What you can do:
Remove any mud or visible debris using the water you’ve just boated in (or clean water). No chemicals needed!
Drain standing water out of your watercraft. Invasives can live in just a tiny amount of water, so be sure to drain as much as you can.
Leave your gear outside to dry. Once it’s dry to the touch, your gear is much less likely to harbor any invasives. If your boat has a plug, leave it out when you’re not on the water.
The law requires you to stop at any boat inspection station you might encounter—even if your watercraft is rolled up in your vehicle, or fits inside your car.
What You Should Know
Clean boating applies to everyone who recreates on the water. Whether you kayak, raft, SUP, tube, or just enjoy being on the water, invasive species affect you whether you realize it or not.
Frequently Asked Questions
What are invasive species?
Invasive species are plants, animals, or microbes that are introduced from other places. Once established invasives threaten biodiversity, dausing significant ecological and economic damage along the way.
Why should you care?
Invasives can dramatically change your favoirte places. Some types of aquatic weeds clog waterways to the point that boats can’t get through them. Invasive mussels leave piles of sharp-edged shells that can slice bare feet and shred neoprene. The presence of invasives can also mean new boating fees and regulations.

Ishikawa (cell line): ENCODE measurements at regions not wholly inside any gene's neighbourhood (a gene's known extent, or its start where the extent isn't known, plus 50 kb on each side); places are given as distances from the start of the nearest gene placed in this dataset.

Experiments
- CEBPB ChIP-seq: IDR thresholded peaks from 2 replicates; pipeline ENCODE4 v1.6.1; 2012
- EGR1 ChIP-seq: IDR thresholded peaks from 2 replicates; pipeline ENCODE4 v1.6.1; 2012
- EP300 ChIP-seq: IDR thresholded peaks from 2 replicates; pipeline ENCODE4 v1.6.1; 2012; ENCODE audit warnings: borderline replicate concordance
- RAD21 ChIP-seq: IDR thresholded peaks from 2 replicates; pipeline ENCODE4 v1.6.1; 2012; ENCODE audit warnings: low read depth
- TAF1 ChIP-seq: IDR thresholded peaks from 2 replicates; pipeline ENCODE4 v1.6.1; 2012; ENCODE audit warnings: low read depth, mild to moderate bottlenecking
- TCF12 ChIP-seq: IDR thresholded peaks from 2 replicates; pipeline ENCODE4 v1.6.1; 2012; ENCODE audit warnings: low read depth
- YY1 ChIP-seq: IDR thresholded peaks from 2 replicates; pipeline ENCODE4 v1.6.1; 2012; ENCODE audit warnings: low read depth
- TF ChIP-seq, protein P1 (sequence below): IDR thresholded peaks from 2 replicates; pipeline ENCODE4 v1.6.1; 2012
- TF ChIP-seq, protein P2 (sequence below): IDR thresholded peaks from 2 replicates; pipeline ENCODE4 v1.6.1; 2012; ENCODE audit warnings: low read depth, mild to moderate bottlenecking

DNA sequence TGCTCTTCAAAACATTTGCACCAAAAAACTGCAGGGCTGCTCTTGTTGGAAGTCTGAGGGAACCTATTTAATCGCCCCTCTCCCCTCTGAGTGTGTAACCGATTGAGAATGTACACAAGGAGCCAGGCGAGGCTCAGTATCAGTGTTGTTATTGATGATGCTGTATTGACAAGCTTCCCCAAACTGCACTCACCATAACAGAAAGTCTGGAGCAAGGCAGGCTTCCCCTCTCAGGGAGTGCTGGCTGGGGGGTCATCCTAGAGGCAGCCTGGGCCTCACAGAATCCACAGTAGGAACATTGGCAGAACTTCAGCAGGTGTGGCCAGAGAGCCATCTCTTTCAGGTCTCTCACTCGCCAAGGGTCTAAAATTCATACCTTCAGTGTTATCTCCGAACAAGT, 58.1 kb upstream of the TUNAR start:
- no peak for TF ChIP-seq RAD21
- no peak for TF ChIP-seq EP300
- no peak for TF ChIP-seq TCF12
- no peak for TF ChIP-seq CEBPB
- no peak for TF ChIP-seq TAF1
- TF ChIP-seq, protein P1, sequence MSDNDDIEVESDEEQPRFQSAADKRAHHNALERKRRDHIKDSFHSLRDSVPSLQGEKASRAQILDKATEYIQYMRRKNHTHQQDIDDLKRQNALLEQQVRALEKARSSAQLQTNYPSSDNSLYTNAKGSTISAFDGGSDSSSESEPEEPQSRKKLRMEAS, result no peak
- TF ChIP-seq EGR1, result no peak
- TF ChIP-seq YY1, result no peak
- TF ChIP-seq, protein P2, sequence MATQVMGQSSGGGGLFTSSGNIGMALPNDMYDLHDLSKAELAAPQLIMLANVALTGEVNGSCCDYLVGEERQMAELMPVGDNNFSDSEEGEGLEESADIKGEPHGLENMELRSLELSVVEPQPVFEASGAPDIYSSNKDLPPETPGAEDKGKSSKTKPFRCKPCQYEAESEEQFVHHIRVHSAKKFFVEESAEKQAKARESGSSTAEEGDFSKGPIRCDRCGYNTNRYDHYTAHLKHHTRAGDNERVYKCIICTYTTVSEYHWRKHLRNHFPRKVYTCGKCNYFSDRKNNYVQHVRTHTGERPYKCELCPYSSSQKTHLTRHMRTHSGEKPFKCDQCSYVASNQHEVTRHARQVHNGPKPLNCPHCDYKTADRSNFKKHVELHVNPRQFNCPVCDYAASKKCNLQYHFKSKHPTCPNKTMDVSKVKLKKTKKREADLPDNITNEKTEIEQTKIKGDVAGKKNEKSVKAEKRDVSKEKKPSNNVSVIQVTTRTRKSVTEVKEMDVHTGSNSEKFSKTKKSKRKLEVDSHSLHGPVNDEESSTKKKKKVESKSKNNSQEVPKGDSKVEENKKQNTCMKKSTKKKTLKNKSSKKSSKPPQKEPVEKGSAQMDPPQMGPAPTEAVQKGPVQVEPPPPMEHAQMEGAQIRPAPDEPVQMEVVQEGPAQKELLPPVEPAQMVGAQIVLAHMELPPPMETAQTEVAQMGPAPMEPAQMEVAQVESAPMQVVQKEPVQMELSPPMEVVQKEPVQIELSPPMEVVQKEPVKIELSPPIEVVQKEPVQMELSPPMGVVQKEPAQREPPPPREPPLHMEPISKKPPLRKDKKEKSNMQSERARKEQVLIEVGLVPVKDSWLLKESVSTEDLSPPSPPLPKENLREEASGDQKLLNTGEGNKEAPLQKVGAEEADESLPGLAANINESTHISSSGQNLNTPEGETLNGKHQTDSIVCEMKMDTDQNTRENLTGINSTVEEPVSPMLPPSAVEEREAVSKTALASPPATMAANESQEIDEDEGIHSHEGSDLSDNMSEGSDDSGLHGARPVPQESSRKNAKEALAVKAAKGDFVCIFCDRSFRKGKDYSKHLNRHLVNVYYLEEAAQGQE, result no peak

What are the regulations in...?
Many states are passing new laws in an effort to prevent the spread of invasive species. Not all states have the same requirements when it comes to boats launching on their waters. It’s up to you to know the requirements for the water you’ll be visiting. Check online to make sure you have all the info you need. Click on the button below to visit a comprehensive list of Western states’ regulation put together by westernais.org. For areas outside of this region, we recommend using your favorite internet search engine with the phrase: “(your state of interest) AIS regulations”.
Do I really have to stop?
The short answer: Yes, usually.
The longer answer: Regulations in each state vary depending on the type of watercraft you’re moving. It is always a good idea to check before you hit the road, so you don’t find yourself stopped by the highway patrol and escorted back to that inspection station you passed by 100 miles ago. While this might not be a common occurence, it’s happened.
Know Before You Go!
Use the following resources to discover AIS regulations where you like to float.
It’s Up to Us
It’s up to each of us to take action to protect our waters from invasive species.
To learn more about how to clean your craft and the threat of aquatic invasive species, visit stopais.org.